caddisflyAn interesting book entitled “Caddisflies: The Underwater Architects.” Because I’m now writing a paper on how these aquatic insects build their cases in special way as a survival strategy. But, in the bed before sleeping, I’m reading a thriller novel by Åsa Larsson!

How does Mendeley influence your research?

What happens to me with Mendeley it is exactly “a love history” — I fell in love with it in the “first sight!” I was using a software I computed long ago by using DBASE (II, later III) where I was manually adding bibliographical references — I had code tags, and numbers corresponding with the paper copies or reprints I have in my “physical files.”

In November 2014, I had the opportunity to attend a seminar where a nice short introduction to Mendeley was distributed beforehand. After reading it, I was motivated enough to spend four hours working with it, even before the seminar. So the day of the seminar, I was so excited and enthusiastic — I was totally engaged with Mendeley! Because I was clearly older than the others attendees, most of them started to think I was part of the panel of Mendeley’s presenters!

Since them I have been doing bibliographic fast search and maintaining new topics of collaborative research thanks to the possibilities that the shared groups have. And the possibility to have it in all my devices, including my tablet and smartphone, which helps me to read everywhere. And I have no worries in case I lose or anyone steals my computer or laptop; I’m sure I will continue having all my work.

Why did you decide to become an Advisor and how are you involved with the program?

Normally I’m extremely enthusiastic with anything I consider worthwhile, as is the case of Mendeley. I was convinced of the possibilities that this as a tool for research, so I thought I had the moral obligation to spread out its knowledge not only to my colleagues, but specially to our students, our future researchers. And I started to do proselytism with so much energy and enthusiasm that some people are wondering I’m paid for it. But believe me, I do it happily because I’m totally convinced of the goodness and possibilities.2015-02-05 11.17.18

In fact, I love your phrase “It’s time to change the way we do research.” Moreover, I have a lot of experience (and I like it) as beta tester of different scientific software and web applications, so why not to collaborate with you, and at the same time being one of the first to test new versions.

What is the one thing you want people to know about Mendeley?

Mendeley is the key permitting to open the door to discover the existing research world, no matter the topic you are interested in.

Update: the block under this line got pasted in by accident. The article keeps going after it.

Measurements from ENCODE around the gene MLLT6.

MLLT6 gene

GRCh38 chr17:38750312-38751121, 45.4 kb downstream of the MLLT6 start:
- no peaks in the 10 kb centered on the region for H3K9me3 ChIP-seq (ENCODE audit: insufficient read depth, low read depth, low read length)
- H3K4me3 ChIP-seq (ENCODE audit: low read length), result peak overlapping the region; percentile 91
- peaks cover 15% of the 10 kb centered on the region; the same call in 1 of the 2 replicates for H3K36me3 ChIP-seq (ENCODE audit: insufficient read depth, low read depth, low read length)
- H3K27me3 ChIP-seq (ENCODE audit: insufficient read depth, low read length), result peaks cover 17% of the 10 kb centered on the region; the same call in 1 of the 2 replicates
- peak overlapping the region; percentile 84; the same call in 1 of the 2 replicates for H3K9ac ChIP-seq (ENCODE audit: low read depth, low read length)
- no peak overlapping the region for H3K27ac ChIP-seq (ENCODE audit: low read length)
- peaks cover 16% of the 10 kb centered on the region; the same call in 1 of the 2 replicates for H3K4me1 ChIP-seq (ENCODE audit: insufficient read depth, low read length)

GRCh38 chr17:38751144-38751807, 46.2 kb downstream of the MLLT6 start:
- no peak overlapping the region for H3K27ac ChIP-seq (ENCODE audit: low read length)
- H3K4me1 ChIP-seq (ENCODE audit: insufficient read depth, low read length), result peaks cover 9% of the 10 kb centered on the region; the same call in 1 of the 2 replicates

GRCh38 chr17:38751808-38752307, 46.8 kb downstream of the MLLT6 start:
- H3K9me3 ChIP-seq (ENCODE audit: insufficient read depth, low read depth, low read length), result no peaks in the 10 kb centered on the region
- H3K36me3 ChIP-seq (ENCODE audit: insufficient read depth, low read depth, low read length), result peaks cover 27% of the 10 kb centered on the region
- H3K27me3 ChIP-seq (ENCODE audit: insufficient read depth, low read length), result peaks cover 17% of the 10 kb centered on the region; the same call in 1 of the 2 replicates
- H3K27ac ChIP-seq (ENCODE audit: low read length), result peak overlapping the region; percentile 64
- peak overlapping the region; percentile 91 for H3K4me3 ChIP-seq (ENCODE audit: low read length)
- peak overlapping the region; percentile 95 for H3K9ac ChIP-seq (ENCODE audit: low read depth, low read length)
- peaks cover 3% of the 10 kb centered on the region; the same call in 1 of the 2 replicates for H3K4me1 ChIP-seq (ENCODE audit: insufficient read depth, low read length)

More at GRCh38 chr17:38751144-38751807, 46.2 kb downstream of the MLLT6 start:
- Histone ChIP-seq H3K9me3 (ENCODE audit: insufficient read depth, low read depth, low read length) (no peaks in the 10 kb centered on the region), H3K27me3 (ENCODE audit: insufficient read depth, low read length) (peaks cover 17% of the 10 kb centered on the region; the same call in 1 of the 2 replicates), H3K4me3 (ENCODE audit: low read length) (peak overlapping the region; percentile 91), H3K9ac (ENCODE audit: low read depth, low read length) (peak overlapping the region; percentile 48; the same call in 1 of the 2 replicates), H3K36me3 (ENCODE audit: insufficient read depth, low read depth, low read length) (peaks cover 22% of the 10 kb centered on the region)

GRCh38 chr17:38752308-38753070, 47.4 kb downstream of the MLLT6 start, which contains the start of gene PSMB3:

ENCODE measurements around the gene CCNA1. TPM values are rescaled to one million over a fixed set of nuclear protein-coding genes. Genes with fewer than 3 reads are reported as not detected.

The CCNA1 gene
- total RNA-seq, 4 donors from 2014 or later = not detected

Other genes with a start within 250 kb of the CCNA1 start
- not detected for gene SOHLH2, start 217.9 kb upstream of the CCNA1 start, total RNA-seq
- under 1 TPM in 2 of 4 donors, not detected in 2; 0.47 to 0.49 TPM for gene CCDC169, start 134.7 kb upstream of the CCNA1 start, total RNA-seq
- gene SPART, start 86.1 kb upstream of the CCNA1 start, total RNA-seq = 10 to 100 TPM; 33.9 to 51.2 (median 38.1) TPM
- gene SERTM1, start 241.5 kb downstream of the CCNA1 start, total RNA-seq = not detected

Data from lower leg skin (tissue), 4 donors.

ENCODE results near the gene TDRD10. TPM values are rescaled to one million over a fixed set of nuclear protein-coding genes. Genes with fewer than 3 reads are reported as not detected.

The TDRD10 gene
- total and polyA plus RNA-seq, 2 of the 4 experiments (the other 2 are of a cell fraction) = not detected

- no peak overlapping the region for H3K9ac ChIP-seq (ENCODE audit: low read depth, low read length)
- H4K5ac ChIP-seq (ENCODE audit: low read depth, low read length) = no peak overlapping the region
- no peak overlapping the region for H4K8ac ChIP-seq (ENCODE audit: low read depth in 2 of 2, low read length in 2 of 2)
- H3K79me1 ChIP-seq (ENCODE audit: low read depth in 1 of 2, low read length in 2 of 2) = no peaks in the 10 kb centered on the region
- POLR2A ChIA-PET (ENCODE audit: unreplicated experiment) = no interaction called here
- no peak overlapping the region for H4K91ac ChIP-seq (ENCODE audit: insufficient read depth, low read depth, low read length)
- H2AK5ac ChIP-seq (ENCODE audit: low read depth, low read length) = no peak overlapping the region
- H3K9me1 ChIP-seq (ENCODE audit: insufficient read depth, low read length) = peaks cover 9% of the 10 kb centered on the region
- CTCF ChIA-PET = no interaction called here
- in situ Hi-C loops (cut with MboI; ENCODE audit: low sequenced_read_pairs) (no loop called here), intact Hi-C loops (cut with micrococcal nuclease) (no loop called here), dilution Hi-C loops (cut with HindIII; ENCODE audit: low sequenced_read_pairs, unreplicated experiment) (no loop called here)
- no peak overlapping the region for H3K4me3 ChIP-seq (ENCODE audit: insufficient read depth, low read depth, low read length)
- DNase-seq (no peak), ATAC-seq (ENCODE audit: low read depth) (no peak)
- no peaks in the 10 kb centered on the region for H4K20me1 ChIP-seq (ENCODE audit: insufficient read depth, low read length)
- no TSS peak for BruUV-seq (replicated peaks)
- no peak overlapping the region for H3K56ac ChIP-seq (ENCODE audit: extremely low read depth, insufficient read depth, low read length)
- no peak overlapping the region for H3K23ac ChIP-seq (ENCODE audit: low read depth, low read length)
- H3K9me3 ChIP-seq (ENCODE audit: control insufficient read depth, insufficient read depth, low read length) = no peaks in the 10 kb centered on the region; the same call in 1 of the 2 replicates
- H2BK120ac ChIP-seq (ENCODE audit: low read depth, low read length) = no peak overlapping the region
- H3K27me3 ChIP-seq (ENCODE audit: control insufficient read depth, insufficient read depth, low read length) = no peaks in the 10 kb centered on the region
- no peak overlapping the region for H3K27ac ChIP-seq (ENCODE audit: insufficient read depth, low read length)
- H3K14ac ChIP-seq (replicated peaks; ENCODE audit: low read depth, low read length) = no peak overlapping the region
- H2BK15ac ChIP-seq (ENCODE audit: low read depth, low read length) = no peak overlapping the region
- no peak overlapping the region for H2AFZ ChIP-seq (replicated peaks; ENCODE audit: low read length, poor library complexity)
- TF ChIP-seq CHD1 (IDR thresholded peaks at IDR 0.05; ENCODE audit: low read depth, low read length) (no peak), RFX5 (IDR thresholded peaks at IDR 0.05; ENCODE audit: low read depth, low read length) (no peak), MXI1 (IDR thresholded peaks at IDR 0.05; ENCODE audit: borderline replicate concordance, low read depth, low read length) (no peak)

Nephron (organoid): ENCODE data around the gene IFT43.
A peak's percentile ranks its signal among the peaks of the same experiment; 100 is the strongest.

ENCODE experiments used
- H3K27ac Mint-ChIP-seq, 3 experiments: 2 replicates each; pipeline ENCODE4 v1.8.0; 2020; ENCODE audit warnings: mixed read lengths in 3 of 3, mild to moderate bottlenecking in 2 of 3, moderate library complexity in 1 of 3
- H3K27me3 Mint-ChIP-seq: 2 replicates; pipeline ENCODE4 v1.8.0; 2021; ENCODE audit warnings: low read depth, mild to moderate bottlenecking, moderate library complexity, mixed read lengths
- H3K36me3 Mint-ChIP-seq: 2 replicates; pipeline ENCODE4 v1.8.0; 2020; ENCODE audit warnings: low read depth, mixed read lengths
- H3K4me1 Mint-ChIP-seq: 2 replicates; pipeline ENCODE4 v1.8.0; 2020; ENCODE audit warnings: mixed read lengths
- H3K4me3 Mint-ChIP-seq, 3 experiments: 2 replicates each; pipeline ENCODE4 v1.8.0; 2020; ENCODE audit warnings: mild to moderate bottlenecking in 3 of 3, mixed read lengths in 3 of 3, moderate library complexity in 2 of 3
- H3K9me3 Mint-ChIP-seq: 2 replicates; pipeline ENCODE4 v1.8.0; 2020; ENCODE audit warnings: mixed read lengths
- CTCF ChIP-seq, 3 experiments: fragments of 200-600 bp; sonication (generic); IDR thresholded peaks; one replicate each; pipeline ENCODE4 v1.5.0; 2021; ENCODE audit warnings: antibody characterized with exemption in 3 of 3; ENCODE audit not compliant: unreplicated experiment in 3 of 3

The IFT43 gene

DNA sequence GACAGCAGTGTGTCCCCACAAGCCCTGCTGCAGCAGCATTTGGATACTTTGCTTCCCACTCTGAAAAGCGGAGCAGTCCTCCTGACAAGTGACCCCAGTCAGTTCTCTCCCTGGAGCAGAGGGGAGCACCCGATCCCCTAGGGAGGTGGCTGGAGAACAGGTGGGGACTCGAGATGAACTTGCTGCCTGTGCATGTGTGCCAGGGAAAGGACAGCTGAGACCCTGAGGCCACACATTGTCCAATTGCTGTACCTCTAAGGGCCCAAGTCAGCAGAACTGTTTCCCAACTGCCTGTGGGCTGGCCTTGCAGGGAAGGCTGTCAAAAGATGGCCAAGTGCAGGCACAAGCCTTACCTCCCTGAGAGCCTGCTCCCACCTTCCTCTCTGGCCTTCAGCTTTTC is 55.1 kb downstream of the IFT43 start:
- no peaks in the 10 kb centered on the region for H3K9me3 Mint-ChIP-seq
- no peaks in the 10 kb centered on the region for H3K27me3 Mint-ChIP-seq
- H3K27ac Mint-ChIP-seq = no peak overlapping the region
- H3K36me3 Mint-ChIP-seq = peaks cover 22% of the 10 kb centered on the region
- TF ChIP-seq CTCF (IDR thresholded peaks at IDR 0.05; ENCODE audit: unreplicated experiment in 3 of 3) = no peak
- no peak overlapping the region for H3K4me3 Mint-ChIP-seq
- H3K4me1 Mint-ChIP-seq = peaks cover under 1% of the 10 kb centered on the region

Answers have been edited for clarity and length

Navigating through the digital quicksand: Announcing our next Talks@Mendeley!

Kristen Marhaver TED Global
Photo by Ryan Lash

We’re really excited to announce the speaker for the February edition of our Talks@Mendeley series, which showcases thought leaders from around the world to discuss science, technology and research issues with the Mendeley team and our community.

Kristen Marhaver is a Marine Biologist and TED Senior Fellow based in the Caribbean, who divides her time between developing ‘assisted reproduction’ methods for threatened coral species and working to change the way that scientists publish, organise, and communicate their research.

And while we certainly don’t hate corals (a requirement if you want to follow Kristen’s @CoralSci profile on Twitter) the latter part of her work certainly struck a chord with Mendeley, as we’re trying to do many of these same things for researchers around the world.

“I’m working to increase the power of science in society by challenging scientists and journalists to re-examine the inefficient publishing traditions of the past, challenging young scientists to approach the publishing process with fresh eyes rather than blindly adopting the traditions inherited from old academia”

Kristen’s talk: How to recognise digital quicksand: The modern pitfalls of science publishing and communication will discuss how the process of delivering scientific knowledge to the public is a wild maze loaded with unmarked traps. It will also provide some insights for scientists, journalist and publishers on how to identify and avoid those traps so that they can fulfil their noble duty of growing and disseminating the collective body of knowledge held by human society.

She will look at the reasons why science often fails to achieve its rightful place in society because of incentive systems that prevent focused and cohesive science communication to the public. One of the main issues she identifies is the tendency to treat science like a disposable product instead of a durable good, effectively reducing research to ‘click bait’ (something she recently wrote about in this Wired article).

Kristen Marhaver Diving in Curacao
Photo by Mark Vermelj

“There is also a big problem with many digital science tools that end up helping to insulate scientists instead of connecting them to each other and society in general, and with some of the current focus on open access, which can actually distract us from other facets of communication that matter for translating science for society.”